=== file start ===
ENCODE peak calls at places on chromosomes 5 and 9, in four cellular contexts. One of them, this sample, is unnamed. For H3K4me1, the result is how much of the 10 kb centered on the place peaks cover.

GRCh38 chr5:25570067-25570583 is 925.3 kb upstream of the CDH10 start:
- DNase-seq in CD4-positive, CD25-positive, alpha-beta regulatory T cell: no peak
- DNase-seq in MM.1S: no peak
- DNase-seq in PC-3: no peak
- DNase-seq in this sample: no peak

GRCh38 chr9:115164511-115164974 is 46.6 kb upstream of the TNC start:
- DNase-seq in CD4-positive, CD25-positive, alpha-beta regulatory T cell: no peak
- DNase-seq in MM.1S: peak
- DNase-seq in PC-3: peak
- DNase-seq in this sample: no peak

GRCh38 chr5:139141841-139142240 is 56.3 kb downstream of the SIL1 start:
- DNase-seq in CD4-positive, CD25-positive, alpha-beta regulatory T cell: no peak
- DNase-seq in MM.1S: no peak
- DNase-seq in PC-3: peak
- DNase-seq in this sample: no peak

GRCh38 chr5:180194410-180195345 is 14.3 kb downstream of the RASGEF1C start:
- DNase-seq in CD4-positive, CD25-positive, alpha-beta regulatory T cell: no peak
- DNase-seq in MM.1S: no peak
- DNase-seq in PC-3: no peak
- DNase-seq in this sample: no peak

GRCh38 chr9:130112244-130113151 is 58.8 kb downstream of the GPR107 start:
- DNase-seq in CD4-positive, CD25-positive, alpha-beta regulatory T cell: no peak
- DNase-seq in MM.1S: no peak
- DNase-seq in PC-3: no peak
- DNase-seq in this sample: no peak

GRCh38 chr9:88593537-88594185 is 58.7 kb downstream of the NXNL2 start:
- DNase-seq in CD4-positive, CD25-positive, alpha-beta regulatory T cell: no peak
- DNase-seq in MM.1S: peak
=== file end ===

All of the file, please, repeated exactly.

ENCODE peak calls at places on chromosomes 5 and 9, in four cellular contexts. One of them, this sample, is unnamed. For H3K4me1, the result is how much of the 10 kb centered on the place peaks cover.

GRCh38 chr5:25570067-25570583 is 925.3 kb upstream of the CDH10 start:
- DNase-seq in CD4-positive, CD25-positive, alpha-beta regulatory T cell: no peak
- DNase-seq in MM.1S: no peak
- DNase-seq in PC-3: no peak
- DNase-seq in this sample: no peak

GRCh38 chr9:115164511-115164974 is 46.6 kb upstream of the TNC start:
- DNase-seq in CD4-positive, CD25-positive, alpha-beta regulatory T cell: no peak
- DNase-seq in MM.1S: peak
- DNase-seq in PC-3: peak
- DNase-seq in this sample: no peak

GRCh38 chr5:139141841-139142240 is 56.3 kb downstream of the SIL1 start:
- DNase-seq in CD4-positive, CD25-positive, alpha-beta regulatory T cell: no peak
- DNase-seq in MM.1S: no peak
- DNase-seq in PC-3: peak
- DNase-seq in this sample: no peak

GRCh38 chr5:180194410-180195345 is 14.3 kb downstream of the RASGEF1C start:
- DNase-seq in CD4-positive, CD25-positive, alpha-beta regulatory T cell: no peak
- DNase-seq in MM.1S: no peak
- DNase-seq in PC-3: no peak
- DNase-seq in this sample: no peak

GRCh38 chr9:130112244-130113151 is 58.8 kb downstream of the GPR107 start:
- DNase-seq in CD4-positive, CD25-positive, alpha-beta regulatory T cell: no peak
- DNase-seq in MM.1S: no peak
- DNase-seq in PC-3: no peak
- DNase-seq in this sample: no peak

GRCh38 chr9:88593537-88594185 is 58.7 kb downstream of the NXNL2 start:
- DNase-seq in CD4-positive, CD25-positive, alpha-beta regulatory T cell: no peak
- DNase-seq in MM.1S: peak